Can 4.2 million flyers be wrong?
Skift doesn’t usually write about travel industry awards because there are too many of them — and many of them lack transparency or real meaning to consumers. One of the rare exceptions is the Freddie Awards, which on Thursday evening were given out to the world’s top travel loyalty programs.
In the poll, 4.2 million frequent travelers worldwide ranked loyalty programs. The poll comes just as a few U.S. major airlines have overhauled their frequent flyer rewards. We were curious at the results: Would the move from a miles-flown to a revenue-based model make the legacy players less popular.
The short answer, it turns out, is no.
Winners list 2017
Awards for airlines in the Americas:
- Program of the Year — Southwest Airlines – Rapid Rewards
- Best Elite Program — American Airlines – AAdvantage
- Best Customer Service — Southwest Airlines – Rapid Rewards
- Best Redemption Ability — Southwest Airlines – Rapid Rewards
Awards for North American hotel operators were:
- Program of the Year — Marriott Hotels – Marriott Rewards
- Best Elite Program — Marriott Hotels – Marriott Rewards
- Best Customer Service — Marriott Hotels – Marriott Rewards
- Best Redemption Ability — Marriott Hotels – Marriott Rewards
Airlines, Europe and Africa:
- Program of the Year — Norwegian Air – Norwegian Reward
- Best Elite Program — Air France/KLM – Flying Blue
- Best Customer Service — Aeroflot – Aeroflot Bonus
- Best Redemption Ability — Aeroflot – Aeroflot Bonus
Hotels, Europe and Africa
- Program of the Year — Accor Hotels – Le Club Accorhotels
- Best Elite Program — Starwood – Starwood Preferred Guest
- Best Customer Service — Accor Hotels – Le Club Accorhotels
- Best Redemption Ability — Accor Hotels – Le Club AccorHotels
For the Middle East and Asia/Oceania, V Australia, IHG and Accor were the big winners.
- Program of the Year — EL AL – Matmid Club
- Best Elite Program — Virgin Australia – Velocity
- Best Customer Service — EL AL – Matmid Club
- Best Redemption Ability — Virgin Australia – Velocity
Have recent changes not sunk in?
Despite American Airlines having copied United and Delta in moving to a revenue-based loyalty program, American’s loyalty program has once again won out as the best elite program for the year.
It’s possible that American, the granddaddy of frequent flyer programs, benefits from residual feelings of goodwill towards a legacy program with a reputation of having been relatively generous in the past.
A key point: As of voting time, no flyer has yet lost status for failing to hit revenue requirements. (For details on the changes, see “How Earning Airline Elite Status Will Change In 2017” and a first-person report on how the changes affected his own status by Grant Martin, author of Skift’s business traveler newsletter.)
American may also benefit from a lack of competition for anything better. It’s not obvious to some frequent flyers which program would obviously and clearly be doing better for elites in the Americas than American.
A top gripe: elite perks have either degraded or gotten harder to obtain, on average. And for average travelers, miles have generally lost value over time, as Skift’s aviation reporter Brian Sumers pointed out earlier this month.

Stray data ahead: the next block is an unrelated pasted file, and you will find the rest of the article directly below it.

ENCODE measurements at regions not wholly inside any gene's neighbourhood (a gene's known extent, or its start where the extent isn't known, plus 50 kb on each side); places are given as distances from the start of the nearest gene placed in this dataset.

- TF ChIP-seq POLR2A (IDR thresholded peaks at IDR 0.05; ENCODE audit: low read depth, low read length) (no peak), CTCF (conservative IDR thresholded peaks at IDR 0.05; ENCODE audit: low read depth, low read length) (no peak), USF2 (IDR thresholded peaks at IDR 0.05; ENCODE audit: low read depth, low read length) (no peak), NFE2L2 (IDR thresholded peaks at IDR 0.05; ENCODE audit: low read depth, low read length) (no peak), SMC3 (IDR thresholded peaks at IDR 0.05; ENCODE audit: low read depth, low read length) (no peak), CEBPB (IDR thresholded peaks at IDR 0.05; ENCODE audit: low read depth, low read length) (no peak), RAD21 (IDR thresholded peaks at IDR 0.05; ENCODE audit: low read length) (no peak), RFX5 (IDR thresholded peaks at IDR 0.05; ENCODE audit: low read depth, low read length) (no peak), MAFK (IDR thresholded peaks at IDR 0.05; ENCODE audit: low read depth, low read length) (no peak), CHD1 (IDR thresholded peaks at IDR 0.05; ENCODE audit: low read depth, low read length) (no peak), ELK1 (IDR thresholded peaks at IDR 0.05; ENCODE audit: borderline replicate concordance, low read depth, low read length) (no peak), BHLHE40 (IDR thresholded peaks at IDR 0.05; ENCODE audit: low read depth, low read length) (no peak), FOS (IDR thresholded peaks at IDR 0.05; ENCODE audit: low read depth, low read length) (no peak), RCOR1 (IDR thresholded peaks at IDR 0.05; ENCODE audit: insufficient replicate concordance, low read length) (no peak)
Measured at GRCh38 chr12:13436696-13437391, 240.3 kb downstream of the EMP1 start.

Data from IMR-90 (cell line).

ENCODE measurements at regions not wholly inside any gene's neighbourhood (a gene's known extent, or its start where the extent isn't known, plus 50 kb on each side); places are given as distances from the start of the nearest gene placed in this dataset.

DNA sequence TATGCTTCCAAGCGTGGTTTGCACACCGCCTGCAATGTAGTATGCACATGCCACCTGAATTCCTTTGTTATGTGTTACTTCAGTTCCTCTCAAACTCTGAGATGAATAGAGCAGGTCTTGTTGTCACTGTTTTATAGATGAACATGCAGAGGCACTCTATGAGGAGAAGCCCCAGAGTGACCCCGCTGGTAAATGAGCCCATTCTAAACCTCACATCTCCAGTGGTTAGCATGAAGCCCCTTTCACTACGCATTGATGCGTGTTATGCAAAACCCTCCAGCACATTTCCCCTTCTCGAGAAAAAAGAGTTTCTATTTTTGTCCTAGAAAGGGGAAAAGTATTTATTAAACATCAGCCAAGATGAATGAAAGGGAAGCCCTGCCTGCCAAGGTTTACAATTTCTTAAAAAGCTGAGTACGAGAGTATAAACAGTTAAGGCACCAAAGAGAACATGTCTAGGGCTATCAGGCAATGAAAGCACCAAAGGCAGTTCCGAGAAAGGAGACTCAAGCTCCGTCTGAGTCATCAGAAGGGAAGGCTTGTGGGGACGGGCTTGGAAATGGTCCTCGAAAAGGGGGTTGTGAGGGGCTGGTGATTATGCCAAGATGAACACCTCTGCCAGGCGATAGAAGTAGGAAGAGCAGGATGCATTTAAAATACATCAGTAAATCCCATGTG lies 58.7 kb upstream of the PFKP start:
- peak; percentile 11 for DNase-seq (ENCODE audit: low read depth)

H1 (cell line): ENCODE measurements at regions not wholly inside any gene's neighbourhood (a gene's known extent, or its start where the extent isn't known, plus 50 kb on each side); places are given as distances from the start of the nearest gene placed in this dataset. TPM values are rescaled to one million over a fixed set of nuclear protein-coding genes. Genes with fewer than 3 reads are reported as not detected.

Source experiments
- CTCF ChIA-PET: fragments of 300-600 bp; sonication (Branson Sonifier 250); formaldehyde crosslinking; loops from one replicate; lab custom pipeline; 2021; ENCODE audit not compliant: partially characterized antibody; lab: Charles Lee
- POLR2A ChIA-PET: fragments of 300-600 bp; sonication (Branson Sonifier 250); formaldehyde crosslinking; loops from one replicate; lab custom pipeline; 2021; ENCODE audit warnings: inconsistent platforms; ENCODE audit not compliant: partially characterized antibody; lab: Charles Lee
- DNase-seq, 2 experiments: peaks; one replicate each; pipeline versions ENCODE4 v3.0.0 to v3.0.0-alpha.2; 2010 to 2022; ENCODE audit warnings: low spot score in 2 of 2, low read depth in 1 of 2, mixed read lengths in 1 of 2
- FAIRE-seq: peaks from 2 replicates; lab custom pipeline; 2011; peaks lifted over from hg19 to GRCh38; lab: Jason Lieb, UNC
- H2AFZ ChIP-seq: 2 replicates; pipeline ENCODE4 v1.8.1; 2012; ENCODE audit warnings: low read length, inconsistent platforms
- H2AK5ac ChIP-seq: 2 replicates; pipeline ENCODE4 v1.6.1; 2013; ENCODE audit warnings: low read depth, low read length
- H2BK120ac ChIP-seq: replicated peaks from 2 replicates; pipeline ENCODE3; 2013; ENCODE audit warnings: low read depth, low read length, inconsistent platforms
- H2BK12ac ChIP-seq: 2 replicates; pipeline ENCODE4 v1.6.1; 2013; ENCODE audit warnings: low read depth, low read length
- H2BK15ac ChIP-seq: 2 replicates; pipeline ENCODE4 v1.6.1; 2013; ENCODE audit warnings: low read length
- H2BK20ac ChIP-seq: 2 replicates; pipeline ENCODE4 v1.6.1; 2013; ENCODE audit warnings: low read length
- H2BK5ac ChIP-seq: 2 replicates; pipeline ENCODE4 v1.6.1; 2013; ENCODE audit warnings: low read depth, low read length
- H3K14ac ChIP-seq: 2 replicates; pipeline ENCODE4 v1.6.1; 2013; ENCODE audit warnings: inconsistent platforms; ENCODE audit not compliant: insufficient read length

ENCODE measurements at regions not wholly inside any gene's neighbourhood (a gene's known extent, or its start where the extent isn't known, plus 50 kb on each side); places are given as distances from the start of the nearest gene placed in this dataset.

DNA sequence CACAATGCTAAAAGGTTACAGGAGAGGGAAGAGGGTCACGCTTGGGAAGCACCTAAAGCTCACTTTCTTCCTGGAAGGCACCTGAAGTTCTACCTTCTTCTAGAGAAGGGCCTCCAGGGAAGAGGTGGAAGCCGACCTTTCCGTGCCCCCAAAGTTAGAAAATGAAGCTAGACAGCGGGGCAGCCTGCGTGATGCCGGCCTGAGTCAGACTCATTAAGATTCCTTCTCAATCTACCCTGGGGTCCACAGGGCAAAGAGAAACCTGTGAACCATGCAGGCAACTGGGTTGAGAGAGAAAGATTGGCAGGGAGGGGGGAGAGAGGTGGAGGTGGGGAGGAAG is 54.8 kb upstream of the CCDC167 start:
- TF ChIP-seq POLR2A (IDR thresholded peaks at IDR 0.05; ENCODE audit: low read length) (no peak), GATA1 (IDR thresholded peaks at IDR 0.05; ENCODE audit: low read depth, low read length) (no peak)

What is striking is that American falls out of the top four generally in other categories and that its U.S. peers Delta and United don’t really filter to the top, either. That may be a danger signal for the legacy network carriers about the sustainability of their programs. If airlines water down their programs too much, they risk losing their most lucrative customers. (U.S. frequent flyer programs are far more profitable than is widely known, as Sumers reported recently.)
In Europe, the most notable news is that low-cost carrier Norwegian’s program has displaced Air France-KLM’s one as most popular overall.
On the hotel front, the most remarkable development may be that Hyatt was displaced by Marriott as having the most popular program for elite (read: frequent) travelers. Marriott’s program is also undergoing changes as it aborbs, and learns from, its recently acquired hotel portfolio, Starwood.
Why pay attention to the Freddies? The non-profit awards stand out from other awards for loyalty and passenger or guest experience that we’ve seen in the travel industry.
A key difference is that they make a distinction between the best frequent flyer program for average travelers and the best one for elite travelers. That distinction is significant, as Martin has noted. General travelers tend to favor loyalty programs that have the widest volume of bookable flights and rooms, while frequent business travelers tend to prefer spiffs like upgrades at higher status tiers.
Another plus is the effort that the Freddies take to preserve the validity of the voting process.
That said, the survey is not a scientifically measured poll of travelers that’s statistically representative of elite or general travelers. Instead, the sheer size of the voting is its main claim to authority. For a full list and explanation of methodology, visit the Freddie Awards site.
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Photo credit: The non-profit Freddie Awards are named after the late Sir Freddie Laker, who attracted fame (and a knighthood in the United Kingdom) for pioneering low-cost air travel across the Atlantic in the 1970s. Freddie Awards